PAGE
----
Diminished concerns about the inflation outlook and increased optimism about economic prospects seemed to support equities and undercut commodities Tuesday morning. However, after dipping around midsession, corn futures proved able to post modest gains at the end of the day. That probably reflected old-crop tightness, as well as the fact that new-crop plantings have run at an extremely slow pace to this point. July corn had inched up 3.5 cents to $6.40/bushel at the Tuesday close, while December rose 1.0 cent to $5.3925.
Tight supplies and firm prices reemerged in conversations about the soy complex Tuesday, which seemed to spark modest CBOT gains. Bulls could also point to the latest statements from Oil World, which argued that global soybean meal supplies will remain tight through June; the slow rate of exports from South America may do little to alleviate the situation in the near future. July soybean futures rose 13.0 cents to $13.8225/bushel as the trading session ended Tuesday, while July soyoil gained 0.38 cents to 49.14 cents/pound, and July soybean meal climbed $2.1 to $403.3/ton.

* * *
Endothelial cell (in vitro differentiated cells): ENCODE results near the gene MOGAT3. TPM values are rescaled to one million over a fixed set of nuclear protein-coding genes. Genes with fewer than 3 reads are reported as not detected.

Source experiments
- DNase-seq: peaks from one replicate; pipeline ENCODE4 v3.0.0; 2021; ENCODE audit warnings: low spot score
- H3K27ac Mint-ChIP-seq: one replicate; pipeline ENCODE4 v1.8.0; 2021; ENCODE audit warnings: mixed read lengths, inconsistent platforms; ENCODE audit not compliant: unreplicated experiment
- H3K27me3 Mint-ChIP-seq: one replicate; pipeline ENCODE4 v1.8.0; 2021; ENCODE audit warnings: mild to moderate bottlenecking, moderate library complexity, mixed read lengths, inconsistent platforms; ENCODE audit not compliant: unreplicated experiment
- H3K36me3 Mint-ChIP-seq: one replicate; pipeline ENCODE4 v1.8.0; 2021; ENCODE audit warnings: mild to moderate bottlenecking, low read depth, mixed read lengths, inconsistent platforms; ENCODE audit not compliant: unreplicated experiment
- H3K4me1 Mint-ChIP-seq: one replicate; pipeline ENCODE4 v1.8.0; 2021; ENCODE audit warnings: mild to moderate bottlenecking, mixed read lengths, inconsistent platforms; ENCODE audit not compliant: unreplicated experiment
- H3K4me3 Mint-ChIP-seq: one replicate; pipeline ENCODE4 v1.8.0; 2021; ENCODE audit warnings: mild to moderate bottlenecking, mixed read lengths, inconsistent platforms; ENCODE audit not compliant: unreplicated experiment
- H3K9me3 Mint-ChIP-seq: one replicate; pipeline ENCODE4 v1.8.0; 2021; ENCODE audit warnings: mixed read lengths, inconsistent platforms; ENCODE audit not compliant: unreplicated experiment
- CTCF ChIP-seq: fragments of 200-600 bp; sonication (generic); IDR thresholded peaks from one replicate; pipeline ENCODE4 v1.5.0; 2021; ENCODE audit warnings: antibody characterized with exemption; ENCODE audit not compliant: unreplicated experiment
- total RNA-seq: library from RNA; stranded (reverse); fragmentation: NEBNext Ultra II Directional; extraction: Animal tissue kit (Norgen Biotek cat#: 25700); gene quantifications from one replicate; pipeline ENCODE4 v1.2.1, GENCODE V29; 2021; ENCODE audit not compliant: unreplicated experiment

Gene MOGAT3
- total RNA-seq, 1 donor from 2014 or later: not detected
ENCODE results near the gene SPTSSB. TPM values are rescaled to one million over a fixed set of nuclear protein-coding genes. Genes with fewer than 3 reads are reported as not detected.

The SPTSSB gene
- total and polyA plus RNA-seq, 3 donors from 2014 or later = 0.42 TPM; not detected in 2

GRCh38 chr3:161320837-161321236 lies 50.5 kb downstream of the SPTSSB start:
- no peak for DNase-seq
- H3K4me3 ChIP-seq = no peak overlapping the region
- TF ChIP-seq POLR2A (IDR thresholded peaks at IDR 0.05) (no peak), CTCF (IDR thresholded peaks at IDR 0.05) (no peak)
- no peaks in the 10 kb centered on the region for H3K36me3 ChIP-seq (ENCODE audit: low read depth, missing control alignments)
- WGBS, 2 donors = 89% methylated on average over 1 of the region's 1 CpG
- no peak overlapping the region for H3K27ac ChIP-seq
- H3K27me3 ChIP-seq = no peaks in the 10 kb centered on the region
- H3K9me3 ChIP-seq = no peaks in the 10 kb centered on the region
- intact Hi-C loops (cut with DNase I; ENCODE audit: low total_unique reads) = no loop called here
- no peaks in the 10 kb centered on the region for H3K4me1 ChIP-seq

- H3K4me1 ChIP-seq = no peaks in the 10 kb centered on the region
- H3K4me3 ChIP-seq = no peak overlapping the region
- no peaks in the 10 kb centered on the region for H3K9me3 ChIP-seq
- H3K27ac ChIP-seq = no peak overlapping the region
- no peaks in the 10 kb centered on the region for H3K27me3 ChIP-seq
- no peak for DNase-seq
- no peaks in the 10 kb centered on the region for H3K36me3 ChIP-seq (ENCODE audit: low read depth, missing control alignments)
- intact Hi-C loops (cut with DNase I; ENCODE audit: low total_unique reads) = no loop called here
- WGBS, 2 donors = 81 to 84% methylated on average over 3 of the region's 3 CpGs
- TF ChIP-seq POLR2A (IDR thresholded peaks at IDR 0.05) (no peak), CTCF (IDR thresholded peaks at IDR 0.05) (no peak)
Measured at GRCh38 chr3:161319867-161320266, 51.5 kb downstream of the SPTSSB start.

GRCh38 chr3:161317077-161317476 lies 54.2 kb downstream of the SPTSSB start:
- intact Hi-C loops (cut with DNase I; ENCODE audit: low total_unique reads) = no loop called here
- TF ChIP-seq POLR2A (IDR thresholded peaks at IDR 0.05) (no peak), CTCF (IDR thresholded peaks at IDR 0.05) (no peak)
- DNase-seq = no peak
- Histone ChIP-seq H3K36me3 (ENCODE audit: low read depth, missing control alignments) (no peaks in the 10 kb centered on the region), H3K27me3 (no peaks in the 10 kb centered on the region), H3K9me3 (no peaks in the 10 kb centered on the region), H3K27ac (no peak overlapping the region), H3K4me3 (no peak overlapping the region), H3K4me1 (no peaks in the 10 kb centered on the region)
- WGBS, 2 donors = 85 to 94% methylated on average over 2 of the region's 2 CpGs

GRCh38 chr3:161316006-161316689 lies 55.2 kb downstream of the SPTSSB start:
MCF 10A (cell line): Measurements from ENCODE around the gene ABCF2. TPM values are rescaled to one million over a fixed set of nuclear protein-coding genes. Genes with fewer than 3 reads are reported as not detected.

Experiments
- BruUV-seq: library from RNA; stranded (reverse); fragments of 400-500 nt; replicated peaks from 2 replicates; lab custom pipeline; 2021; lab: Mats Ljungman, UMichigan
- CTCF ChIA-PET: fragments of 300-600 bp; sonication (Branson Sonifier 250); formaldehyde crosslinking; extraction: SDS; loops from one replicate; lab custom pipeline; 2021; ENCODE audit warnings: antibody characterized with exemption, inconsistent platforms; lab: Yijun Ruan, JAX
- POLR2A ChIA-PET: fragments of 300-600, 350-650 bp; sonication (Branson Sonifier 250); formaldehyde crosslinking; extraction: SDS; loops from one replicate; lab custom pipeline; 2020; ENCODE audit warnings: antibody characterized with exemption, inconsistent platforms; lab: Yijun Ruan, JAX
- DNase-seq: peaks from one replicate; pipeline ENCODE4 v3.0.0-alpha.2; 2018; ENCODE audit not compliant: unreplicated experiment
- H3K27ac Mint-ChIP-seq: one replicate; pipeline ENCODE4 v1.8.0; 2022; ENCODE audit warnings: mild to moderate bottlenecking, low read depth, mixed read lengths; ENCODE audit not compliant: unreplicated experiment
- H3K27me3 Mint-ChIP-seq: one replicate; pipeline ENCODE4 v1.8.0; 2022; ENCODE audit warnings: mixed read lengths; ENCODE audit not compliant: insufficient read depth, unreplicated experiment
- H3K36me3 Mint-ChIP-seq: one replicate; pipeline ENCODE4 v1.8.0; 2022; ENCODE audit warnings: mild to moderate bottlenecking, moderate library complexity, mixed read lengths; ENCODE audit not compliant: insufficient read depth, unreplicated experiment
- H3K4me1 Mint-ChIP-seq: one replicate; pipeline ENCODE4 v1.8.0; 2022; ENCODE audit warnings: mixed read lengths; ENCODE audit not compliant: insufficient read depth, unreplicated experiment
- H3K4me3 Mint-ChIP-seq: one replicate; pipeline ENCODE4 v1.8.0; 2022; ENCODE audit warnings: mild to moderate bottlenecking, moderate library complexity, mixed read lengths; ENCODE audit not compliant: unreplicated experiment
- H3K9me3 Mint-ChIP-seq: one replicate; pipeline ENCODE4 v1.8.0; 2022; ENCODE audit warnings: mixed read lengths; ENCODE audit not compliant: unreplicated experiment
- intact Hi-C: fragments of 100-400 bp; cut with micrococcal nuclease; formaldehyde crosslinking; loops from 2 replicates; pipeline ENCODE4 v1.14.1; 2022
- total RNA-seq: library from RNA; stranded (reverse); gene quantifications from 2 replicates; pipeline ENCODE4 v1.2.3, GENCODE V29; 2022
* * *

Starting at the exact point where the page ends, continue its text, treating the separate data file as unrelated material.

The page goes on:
Wheat futures rebounded from their big Monday losses Tuesday. The weekly USDA Crop Progress report showed the quality of the winter wheat crop had declined once again, while spring wheat plantings remain far behind normal. Still, traders seem to doubt the production outlook is particularly poor at this point. July CBOT wheat futures surged 7.5 cents to $7.09/bushel at its Tuesday afternoon settlement, while July KCBT wheat edged 2.5 cents higher to $7.58, and July MGE futures advanced 6.75 cents to $8.0975.
After reacting badly to news of wholesale weakness Monday, cattle futures continued sliding despite signs of beef firmness Tuesday. Ultimately, traders are now much less optimistic about short-term cash market prospects in the wake of the big Monday drop. June cattle closed 0.47 cents lower, at 120.82 cents/pound, late Tuesday afternoon, while December dropped 0.25 cents to 125.70. August feeder cattle futures tumbled 0.90 cents to 146.55 cents/pound, while November lost 0.57 cents to 151.00.
After following the cattle market lower Monday, lean hog futures firmed up Tuesday. Swine traders seemed undecided as to forthcoming direction in early trading, but the noon report indicating a sizeable rise in pork cutout almost surely supported the market later in the day. June hog futures ended the day 0.02 cents higher, at 91.30 cents/pound Tuesday afternoon, while December futures rallied 0.35 cents to 77.95.